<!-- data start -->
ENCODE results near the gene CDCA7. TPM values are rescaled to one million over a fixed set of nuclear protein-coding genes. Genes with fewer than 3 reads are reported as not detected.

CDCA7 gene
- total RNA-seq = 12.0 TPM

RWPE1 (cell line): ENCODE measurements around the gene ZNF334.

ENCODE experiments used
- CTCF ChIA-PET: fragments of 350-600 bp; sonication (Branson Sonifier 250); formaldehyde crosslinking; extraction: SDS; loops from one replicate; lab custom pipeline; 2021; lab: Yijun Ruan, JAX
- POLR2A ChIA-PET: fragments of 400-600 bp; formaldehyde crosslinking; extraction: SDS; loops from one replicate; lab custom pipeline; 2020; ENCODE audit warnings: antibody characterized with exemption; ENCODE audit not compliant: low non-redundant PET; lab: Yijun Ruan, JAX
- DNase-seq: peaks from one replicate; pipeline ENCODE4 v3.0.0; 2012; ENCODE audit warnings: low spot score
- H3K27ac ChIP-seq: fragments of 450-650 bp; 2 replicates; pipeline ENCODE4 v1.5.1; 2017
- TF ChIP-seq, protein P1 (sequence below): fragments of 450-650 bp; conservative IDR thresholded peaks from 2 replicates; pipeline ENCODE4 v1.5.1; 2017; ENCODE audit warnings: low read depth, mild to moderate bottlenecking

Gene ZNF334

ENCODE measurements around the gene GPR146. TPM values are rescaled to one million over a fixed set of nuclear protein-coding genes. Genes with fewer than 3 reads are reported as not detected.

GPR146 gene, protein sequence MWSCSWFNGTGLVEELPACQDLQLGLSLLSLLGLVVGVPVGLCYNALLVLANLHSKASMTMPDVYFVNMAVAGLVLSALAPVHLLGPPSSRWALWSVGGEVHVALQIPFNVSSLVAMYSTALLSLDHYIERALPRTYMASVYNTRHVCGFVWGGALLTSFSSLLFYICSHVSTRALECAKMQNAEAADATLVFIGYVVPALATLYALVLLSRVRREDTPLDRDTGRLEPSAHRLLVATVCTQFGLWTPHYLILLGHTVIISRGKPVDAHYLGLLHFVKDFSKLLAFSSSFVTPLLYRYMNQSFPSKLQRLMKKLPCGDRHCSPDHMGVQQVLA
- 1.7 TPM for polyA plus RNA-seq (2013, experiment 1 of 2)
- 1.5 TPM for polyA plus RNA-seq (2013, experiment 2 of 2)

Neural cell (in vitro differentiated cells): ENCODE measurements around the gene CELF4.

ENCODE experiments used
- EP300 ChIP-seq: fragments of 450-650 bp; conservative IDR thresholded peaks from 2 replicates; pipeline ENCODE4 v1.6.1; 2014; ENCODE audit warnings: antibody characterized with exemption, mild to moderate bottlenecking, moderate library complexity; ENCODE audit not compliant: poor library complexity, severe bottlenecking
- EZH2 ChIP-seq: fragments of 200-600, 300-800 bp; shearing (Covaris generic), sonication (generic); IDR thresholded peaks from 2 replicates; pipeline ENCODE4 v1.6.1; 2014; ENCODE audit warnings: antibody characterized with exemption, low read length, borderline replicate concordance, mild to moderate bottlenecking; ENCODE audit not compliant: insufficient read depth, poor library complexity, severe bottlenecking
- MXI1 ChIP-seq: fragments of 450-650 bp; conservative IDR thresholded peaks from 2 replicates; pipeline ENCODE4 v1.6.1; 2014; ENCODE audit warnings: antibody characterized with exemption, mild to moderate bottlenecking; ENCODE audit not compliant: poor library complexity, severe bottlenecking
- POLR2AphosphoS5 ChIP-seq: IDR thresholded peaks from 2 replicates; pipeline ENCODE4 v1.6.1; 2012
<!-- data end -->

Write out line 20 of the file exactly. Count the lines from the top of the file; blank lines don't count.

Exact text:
- MXI1 ChIP-seq: fragments of 450-650 bp; conservative IDR thresholded peaks from 2 replicates; pipeline ENCODE4 v1.6.1; 2014; ENCODE audit warnings: antibody characterized with exemption, mild to moderate bottlenecking; ENCODE audit not compliant: poor library complexity, severe bottlenecking